not the owner. Defendants have moved for summary judgment on the ground that the grand jury indictment precludes Plaintiff's claims. II. STANDARD To grant a motion for summary judgment, the Court must find that the pleadings, together with the depositions, interrogatories and affidavits, establish that there is no genuine issue of material fact and that the moving party is entitled to judgment as a matter of law. Fed. R. Civ. P. 56. The moving party bears the initial burden of specifying the basis for its motion and of identifying that portion of the record which demonstrates the absence of a genuine issue of material fact. Celotex Corp. v. Catrett, 477 U.S. 317, 322 (1986). Once the moving party satisfies this burden, the non-moving party thereafter must produce specific facts demonstrating a genuine issue of fact for trial. Anderson v. Liberty Lobby, Inc., 477 U.S. 242, 247-48 (1986). Although the Court must review the evidence in the light most favorable to the non-moving party, the non-moving party is required to do more than simply show there is some "metaphysical doubt as to the material facts." Matsushita Elec. Indus. Co. v. Zenith Radio Co., 475 U.S. 574, 586 (1986). The rule requires the non-moving party to present "specific facts showing there is a genuine issue for trial." Fed. R. Civ. P. 56(e). "The mere existence of a scintilla of evidence in support of the [non-moving party's] position will be insufficient; there must be evidence on which the jury could reasonably find for the [non-moving party]." Anderson, 477 U.S. at 252.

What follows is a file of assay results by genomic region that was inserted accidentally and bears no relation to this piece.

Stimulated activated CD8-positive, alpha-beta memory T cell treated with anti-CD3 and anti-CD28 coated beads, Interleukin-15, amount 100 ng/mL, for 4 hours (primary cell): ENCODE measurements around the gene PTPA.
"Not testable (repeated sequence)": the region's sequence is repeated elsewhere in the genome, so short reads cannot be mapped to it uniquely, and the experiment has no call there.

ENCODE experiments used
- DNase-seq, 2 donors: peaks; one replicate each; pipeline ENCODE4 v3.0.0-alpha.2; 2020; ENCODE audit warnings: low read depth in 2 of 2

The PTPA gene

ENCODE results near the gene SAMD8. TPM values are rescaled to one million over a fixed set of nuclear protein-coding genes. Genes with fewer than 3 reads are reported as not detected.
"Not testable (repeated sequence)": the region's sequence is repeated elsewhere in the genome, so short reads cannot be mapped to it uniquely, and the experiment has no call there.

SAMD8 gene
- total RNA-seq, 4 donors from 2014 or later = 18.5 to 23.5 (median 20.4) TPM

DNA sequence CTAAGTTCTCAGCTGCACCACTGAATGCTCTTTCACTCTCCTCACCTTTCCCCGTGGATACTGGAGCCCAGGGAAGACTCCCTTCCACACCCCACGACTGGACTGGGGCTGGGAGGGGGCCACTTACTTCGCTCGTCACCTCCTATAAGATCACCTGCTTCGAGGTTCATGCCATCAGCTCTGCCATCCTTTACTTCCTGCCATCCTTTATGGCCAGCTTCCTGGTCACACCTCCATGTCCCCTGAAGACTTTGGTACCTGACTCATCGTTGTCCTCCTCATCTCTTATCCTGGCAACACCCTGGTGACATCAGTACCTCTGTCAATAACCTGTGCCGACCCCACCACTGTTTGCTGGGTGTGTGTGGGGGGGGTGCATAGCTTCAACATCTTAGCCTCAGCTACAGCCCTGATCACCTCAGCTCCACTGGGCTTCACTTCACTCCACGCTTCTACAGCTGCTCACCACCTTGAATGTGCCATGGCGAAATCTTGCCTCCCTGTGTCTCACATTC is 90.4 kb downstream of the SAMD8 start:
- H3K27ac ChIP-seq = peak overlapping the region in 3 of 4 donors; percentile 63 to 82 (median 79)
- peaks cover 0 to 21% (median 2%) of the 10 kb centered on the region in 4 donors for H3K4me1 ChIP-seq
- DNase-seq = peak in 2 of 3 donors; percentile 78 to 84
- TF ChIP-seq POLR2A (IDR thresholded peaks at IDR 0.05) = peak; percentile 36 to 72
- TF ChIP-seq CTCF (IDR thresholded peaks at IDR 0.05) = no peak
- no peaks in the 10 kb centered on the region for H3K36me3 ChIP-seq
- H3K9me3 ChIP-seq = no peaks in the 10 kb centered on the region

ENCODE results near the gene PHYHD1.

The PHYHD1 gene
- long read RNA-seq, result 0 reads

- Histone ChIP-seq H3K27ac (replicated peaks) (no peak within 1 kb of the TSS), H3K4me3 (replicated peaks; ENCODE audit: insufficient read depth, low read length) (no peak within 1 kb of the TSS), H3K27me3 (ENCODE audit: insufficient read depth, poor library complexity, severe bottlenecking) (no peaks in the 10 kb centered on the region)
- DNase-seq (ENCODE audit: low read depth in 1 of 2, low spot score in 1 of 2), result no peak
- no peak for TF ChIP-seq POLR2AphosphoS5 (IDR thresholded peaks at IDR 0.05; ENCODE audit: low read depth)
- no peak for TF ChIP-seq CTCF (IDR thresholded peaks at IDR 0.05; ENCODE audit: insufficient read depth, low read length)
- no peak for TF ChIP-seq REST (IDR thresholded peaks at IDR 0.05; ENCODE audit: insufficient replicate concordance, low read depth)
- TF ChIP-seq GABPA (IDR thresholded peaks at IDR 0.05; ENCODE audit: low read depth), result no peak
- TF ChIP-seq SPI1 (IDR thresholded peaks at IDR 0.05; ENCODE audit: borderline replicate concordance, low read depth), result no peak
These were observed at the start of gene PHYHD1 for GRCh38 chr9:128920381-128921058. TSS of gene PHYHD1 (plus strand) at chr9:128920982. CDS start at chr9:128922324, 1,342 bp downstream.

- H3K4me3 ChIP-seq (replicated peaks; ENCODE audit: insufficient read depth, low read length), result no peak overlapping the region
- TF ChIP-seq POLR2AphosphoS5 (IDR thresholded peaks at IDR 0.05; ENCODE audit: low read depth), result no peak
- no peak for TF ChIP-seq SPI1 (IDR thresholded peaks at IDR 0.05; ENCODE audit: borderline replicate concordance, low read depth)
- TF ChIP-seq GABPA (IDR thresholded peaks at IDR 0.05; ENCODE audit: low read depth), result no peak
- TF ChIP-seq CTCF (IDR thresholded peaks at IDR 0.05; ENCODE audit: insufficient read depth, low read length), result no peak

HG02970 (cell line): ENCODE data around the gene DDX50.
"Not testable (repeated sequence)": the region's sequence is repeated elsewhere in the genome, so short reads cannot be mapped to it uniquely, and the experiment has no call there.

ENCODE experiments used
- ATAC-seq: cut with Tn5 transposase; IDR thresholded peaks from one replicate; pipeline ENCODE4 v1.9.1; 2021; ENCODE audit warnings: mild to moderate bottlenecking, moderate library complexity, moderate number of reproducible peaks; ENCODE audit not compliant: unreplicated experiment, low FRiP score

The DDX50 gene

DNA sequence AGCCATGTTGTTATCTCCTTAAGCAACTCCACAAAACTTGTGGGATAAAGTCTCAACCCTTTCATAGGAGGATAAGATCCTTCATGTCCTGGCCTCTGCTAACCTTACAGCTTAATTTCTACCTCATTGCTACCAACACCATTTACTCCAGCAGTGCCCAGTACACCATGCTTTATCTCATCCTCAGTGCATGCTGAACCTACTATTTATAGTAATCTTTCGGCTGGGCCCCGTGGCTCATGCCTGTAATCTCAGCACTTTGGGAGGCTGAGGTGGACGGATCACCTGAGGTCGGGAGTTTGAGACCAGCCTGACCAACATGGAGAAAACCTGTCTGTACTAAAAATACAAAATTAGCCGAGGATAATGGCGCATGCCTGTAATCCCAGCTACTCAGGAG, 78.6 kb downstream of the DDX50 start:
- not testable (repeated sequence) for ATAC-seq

III. DISCUSSION Defendants argue that they are entitled to summary judgment on Plaintiff's claims because there was a grand jury indictment that conclusively established probable cause for Plaintiff's arrest and prosecution. As they see it, the determination of probable cause as evidenced by the grand jury indictment "resolves the Plaintiff's claim for malicious prosecution [because] one element of [that] cause of action is the absence of probable cause," and it also means there can be "no argument that the Defendants' conduct was in any way outrageous." (Plaintiff's Brief, pp. 3-4). Plaintiff counters that "the issuance of the indictment by the Grand Jury cannot establish the existence of probable cause . . . because this case simply should not have gone to the Grand Jury." (Defendant's Response, p. 5). He also argues that, notwithstanding the grand jury indictment, "[a]ll of the elements of the tort of outrage . . . are present in this case."1 Id. at 6. The Court substantially agrees with the Defendants. "[T]o establish the tort claim of malicious prosecution under Kentucky law, a plaintiff must demonstrate . . . the absence or lack of probable cause for the proceeding . . ." Raine